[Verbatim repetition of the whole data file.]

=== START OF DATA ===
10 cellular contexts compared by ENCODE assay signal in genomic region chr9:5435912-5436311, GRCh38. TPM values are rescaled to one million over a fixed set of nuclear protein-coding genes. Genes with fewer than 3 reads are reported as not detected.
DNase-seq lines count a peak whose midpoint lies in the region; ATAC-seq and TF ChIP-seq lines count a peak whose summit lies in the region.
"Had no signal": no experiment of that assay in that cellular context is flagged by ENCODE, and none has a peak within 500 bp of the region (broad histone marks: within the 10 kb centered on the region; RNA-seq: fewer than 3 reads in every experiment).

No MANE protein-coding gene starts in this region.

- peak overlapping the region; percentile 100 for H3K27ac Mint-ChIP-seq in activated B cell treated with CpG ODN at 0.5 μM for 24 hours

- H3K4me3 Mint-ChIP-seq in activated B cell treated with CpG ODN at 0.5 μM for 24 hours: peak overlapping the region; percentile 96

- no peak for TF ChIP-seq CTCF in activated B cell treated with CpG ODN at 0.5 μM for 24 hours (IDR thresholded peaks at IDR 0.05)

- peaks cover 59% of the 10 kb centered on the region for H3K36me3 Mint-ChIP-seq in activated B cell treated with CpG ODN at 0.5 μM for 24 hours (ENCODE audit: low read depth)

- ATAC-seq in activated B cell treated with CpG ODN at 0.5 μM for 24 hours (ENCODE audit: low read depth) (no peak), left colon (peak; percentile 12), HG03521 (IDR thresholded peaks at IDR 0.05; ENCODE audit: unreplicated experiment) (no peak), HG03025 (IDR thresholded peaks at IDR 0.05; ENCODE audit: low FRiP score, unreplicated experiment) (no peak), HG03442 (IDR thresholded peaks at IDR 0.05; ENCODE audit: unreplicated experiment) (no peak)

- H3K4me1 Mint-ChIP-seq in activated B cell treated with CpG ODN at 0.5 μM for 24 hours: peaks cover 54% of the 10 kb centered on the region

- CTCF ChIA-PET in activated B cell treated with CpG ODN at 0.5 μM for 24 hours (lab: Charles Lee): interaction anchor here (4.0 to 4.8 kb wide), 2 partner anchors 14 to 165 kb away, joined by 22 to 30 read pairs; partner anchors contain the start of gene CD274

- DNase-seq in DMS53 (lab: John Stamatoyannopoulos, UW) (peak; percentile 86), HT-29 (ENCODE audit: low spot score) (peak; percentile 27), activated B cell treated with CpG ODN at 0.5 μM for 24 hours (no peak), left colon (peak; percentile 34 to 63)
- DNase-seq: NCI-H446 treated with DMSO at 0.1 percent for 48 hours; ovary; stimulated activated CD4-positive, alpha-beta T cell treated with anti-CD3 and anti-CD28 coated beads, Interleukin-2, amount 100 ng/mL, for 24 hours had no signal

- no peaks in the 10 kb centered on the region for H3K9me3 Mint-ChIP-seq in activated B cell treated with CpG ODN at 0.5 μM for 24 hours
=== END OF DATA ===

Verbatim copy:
10 cellular contexts compared by ENCODE assay signal in genomic region chr9:5435912-5436311, GRCh38. TPM values are rescaled to one million over a fixed set of nuclear protein-coding genes. Genes with fewer than 3 reads are reported as not detected.
DNase-seq lines count a peak whose midpoint lies in the region; ATAC-seq and TF ChIP-seq lines count a peak whose summit lies in the region.
"Had no signal": no experiment of that assay in that cellular context is flagged by ENCODE, and none has a peak within 500 bp of the region (broad histone marks: within the 10 kb centered on the region; RNA-seq: fewer than 3 reads in every experiment).

No MANE protein-coding gene starts in this region.

- peak overlapping the region; percentile 100 for H3K27ac Mint-ChIP-seq in activated B cell treated with CpG ODN at 0.5 μM for 24 hours

- H3K4me3 Mint-ChIP-seq in activated B cell treated with CpG ODN at 0.5 μM for 24 hours: peak overlapping the region; percentile 96

- no peak for TF ChIP-seq CTCF in activated B cell treated with CpG ODN at 0.5 μM for 24 hours (IDR thresholded peaks at IDR 0.05)

- peaks cover 59% of the 10 kb centered on the region for H3K36me3 Mint-ChIP-seq in activated B cell treated with CpG ODN at 0.5 μM for 24 hours (ENCODE audit: low read depth)

- ATAC-seq in activated B cell treated with CpG ODN at 0.5 μM for 24 hours (ENCODE audit: low read depth) (no peak), left colon (peak; percentile 12), HG03521 (IDR thresholded peaks at IDR 0.05; ENCODE audit: unreplicated experiment) (no peak), HG03025 (IDR thresholded peaks at IDR 0.05; ENCODE audit: low FRiP score, unreplicated experiment) (no peak), HG03442 (IDR thresholded peaks at IDR 0.05; ENCODE audit: unreplicated experiment) (no peak)

- H3K4me1 Mint-ChIP-seq in activated B cell treated with CpG ODN at 0.5 μM for 24 hours: peaks cover 54% of the 10 kb centered on the region

- CTCF ChIA-PET in activated B cell treated with CpG ODN at 0.5 μM for 24 hours (lab: Charles Lee): interaction anchor here (4.0 to 4.8 kb wide), 2 partner anchors 14 to 165 kb away, joined by 22 to 30 read pairs; partner anchors contain the start of gene CD274

- DNase-seq in DMS53 (lab: John Stamatoyannopoulos, UW) (peak; percentile 86), HT-29 (ENCODE audit: low spot score) (peak; percentile 27), activated B cell treated with CpG ODN at 0.5 μM for 24 hours (no peak), left colon (peak; percentile 34 to 63)
- DNase-seq: NCI-H446 treated with DMSO at 0.1 percent for 48 hours; ovary; stimulated activated CD4-positive, alpha-beta T cell treated with anti-CD3 and anti-CD28 coated beads, Interleukin-2, amount 100 ng/mL, for 24 hours had no signal

- no peaks in the 10 kb centered on the region for H3K9me3 Mint-ChIP-seq in activated B cell treated with CpG ODN at 0.5 μM for 24 hours